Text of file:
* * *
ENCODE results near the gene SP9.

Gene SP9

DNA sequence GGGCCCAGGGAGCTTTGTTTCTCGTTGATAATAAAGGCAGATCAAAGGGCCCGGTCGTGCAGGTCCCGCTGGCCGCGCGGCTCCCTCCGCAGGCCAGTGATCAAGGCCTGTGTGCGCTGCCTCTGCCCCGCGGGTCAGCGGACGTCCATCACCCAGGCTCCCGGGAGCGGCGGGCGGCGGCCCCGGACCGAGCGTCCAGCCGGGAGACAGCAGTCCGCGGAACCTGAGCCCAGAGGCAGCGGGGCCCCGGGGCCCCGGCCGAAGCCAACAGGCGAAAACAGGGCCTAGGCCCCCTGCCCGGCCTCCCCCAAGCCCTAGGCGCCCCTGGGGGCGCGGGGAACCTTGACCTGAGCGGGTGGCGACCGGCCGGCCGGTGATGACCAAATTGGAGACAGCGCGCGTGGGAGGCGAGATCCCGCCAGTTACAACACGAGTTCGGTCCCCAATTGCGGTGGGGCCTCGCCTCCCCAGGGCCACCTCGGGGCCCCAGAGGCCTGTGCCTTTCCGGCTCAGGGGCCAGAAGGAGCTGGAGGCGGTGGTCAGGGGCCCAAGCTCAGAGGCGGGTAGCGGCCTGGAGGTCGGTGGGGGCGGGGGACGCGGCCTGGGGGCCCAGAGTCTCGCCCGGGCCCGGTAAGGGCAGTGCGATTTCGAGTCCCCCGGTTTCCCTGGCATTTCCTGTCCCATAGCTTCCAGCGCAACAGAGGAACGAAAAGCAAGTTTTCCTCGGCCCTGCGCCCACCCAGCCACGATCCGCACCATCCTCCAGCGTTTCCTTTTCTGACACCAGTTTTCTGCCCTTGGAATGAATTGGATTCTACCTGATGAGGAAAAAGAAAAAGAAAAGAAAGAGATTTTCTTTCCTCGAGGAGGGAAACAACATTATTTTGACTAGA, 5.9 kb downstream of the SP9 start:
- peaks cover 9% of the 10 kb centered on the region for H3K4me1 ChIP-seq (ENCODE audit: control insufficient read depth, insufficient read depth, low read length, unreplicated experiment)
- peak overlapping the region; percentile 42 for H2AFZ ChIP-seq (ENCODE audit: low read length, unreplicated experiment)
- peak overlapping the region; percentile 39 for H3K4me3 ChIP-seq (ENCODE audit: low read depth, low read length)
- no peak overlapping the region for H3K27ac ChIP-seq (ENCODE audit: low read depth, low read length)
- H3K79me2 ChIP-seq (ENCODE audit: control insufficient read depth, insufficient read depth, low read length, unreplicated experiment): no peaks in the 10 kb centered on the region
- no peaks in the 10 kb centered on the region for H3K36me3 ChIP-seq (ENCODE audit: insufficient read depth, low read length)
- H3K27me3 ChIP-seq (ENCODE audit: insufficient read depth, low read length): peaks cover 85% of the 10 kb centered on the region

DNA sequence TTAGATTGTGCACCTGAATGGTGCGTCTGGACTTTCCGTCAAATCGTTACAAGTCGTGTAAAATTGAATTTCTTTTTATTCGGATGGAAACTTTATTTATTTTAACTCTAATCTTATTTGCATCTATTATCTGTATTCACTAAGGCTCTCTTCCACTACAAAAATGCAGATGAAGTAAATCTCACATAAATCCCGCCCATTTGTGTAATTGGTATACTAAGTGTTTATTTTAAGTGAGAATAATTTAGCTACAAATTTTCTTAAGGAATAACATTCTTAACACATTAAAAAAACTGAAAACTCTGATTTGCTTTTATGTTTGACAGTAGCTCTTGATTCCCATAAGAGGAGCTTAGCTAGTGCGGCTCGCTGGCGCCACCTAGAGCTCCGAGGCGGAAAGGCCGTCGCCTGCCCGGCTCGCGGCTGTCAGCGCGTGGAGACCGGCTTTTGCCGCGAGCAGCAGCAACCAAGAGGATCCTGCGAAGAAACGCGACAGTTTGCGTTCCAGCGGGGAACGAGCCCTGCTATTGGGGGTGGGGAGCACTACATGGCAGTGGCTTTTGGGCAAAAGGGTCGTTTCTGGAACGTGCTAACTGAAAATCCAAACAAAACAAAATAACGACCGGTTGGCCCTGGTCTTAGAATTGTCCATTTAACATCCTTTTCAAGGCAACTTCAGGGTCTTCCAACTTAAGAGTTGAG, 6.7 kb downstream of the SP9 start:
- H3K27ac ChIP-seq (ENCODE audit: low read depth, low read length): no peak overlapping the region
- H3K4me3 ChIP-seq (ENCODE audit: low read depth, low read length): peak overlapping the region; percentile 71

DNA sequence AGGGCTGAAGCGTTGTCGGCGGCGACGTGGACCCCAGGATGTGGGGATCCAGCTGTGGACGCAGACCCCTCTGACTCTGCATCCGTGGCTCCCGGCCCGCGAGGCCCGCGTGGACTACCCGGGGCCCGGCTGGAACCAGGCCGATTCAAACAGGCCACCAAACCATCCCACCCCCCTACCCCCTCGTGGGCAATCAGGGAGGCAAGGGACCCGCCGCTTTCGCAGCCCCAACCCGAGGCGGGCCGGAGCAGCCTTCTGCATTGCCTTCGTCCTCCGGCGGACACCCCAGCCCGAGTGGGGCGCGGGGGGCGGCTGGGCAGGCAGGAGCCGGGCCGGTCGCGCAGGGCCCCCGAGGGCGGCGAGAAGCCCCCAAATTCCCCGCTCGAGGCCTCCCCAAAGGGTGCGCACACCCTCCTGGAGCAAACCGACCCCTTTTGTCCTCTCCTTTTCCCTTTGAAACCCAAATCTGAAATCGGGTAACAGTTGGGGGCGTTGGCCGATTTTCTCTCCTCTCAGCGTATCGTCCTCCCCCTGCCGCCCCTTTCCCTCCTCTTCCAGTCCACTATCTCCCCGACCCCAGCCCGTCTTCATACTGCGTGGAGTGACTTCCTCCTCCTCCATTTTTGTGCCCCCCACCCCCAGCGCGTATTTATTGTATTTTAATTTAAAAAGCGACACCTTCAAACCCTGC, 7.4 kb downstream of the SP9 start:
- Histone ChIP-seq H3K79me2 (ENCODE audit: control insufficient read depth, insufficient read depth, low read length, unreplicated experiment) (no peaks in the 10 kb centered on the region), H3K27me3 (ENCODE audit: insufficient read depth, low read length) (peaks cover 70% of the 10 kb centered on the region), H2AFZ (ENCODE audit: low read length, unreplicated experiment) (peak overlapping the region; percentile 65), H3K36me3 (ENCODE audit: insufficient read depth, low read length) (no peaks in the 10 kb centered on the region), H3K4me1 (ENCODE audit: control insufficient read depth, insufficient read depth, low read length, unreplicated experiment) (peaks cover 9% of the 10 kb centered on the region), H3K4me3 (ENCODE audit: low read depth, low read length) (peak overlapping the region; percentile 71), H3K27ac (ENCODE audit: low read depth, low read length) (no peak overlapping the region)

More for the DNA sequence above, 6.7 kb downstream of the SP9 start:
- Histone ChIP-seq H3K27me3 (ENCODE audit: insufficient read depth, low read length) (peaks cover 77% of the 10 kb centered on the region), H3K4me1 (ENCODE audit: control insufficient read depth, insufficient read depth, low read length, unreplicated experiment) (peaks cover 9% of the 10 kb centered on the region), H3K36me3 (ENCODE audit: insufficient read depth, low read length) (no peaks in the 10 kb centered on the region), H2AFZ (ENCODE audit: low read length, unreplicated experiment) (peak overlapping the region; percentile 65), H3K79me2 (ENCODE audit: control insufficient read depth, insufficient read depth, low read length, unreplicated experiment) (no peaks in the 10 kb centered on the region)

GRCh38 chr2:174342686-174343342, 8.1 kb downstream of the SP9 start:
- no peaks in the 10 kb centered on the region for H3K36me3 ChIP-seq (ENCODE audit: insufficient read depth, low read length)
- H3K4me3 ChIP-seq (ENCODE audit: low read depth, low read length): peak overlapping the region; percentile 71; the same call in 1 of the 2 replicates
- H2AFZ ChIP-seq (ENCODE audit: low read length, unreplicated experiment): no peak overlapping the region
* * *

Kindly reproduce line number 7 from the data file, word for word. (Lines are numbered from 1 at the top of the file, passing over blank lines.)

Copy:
- no peak overlapping the region for H3K27ac ChIP-seq (ENCODE audit: low read depth, low read length)